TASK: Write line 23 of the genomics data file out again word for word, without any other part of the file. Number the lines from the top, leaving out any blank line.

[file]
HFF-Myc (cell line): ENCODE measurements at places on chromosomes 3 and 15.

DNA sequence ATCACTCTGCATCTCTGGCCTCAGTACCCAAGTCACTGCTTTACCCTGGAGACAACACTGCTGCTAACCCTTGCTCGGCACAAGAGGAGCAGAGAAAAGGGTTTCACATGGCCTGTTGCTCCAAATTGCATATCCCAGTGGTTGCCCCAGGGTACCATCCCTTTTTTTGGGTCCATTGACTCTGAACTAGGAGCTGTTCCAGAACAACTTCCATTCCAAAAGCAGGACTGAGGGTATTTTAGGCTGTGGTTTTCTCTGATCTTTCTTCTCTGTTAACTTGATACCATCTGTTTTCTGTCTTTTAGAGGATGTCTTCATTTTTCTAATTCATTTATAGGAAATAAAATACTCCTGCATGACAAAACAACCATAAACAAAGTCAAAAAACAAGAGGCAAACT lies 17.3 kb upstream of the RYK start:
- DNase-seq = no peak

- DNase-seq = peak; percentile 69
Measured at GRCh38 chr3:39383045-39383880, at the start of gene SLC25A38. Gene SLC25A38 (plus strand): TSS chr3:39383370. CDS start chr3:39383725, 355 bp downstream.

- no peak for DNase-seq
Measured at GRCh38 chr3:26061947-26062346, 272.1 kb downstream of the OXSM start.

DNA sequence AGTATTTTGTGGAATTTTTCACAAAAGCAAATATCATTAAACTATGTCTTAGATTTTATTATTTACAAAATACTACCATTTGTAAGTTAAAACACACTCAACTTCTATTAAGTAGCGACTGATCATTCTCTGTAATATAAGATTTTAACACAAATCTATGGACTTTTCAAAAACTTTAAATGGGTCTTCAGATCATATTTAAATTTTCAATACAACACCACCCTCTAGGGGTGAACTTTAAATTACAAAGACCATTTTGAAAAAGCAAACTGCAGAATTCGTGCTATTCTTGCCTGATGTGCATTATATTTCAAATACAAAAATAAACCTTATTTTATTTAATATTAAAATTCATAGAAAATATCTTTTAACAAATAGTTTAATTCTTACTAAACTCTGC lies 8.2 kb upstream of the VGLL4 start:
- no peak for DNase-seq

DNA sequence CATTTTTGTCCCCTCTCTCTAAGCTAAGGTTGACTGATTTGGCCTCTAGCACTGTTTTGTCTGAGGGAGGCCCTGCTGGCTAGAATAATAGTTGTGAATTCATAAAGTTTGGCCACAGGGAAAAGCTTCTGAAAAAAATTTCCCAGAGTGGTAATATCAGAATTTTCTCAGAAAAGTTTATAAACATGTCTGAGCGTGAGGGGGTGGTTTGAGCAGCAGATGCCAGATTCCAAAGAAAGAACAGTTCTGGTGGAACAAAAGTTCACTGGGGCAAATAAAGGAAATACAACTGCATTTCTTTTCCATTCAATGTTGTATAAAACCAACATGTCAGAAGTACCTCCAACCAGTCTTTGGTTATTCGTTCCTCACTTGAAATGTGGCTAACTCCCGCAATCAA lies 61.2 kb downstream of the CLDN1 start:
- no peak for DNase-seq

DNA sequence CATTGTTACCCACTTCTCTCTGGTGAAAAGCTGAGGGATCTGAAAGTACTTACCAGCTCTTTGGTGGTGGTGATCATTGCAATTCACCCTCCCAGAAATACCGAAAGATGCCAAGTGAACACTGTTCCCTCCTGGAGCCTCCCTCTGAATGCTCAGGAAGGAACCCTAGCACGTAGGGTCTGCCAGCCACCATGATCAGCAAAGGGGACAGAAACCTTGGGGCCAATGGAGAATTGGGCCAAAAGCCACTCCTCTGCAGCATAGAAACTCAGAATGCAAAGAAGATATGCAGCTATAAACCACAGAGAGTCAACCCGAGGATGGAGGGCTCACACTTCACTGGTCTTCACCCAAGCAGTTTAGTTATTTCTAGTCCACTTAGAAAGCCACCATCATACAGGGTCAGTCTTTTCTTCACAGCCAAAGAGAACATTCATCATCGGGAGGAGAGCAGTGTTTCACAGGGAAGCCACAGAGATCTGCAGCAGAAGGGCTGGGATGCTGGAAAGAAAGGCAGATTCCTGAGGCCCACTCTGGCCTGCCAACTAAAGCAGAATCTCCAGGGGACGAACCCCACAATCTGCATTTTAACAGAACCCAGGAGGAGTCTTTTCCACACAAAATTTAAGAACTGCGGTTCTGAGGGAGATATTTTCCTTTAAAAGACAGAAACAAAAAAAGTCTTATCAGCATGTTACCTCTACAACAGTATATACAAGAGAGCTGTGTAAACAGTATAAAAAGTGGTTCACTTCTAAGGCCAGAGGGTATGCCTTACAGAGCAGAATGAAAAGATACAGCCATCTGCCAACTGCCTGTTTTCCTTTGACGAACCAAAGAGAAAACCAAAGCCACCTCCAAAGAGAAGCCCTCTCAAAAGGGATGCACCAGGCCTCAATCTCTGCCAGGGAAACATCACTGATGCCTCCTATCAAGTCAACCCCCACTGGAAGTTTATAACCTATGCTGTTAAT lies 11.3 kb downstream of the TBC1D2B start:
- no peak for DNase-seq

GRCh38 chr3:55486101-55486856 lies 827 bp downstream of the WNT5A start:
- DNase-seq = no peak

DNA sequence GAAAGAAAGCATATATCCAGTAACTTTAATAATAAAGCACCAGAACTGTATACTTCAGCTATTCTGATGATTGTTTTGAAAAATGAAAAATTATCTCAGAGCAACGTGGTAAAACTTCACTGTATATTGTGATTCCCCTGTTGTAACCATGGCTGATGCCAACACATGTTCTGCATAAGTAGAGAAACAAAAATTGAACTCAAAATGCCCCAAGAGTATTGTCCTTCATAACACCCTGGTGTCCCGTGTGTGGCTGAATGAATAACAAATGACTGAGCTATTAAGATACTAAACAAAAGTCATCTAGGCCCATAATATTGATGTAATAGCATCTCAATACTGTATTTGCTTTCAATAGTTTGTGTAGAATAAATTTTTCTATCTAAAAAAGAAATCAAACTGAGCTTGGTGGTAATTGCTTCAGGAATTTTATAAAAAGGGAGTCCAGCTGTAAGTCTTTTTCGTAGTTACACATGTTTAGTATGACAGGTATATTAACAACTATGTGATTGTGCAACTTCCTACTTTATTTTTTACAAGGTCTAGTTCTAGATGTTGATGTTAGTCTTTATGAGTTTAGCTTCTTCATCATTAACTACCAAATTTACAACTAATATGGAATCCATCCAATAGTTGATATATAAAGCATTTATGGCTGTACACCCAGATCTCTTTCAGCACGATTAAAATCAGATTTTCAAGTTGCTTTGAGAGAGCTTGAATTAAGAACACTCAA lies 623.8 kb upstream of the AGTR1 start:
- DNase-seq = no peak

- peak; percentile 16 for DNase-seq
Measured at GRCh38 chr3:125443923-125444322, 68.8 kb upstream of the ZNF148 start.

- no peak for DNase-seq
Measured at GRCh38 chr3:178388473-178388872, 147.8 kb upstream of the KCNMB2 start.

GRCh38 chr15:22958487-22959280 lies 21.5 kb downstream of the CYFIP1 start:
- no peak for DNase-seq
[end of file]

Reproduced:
- no peak for DNase-seq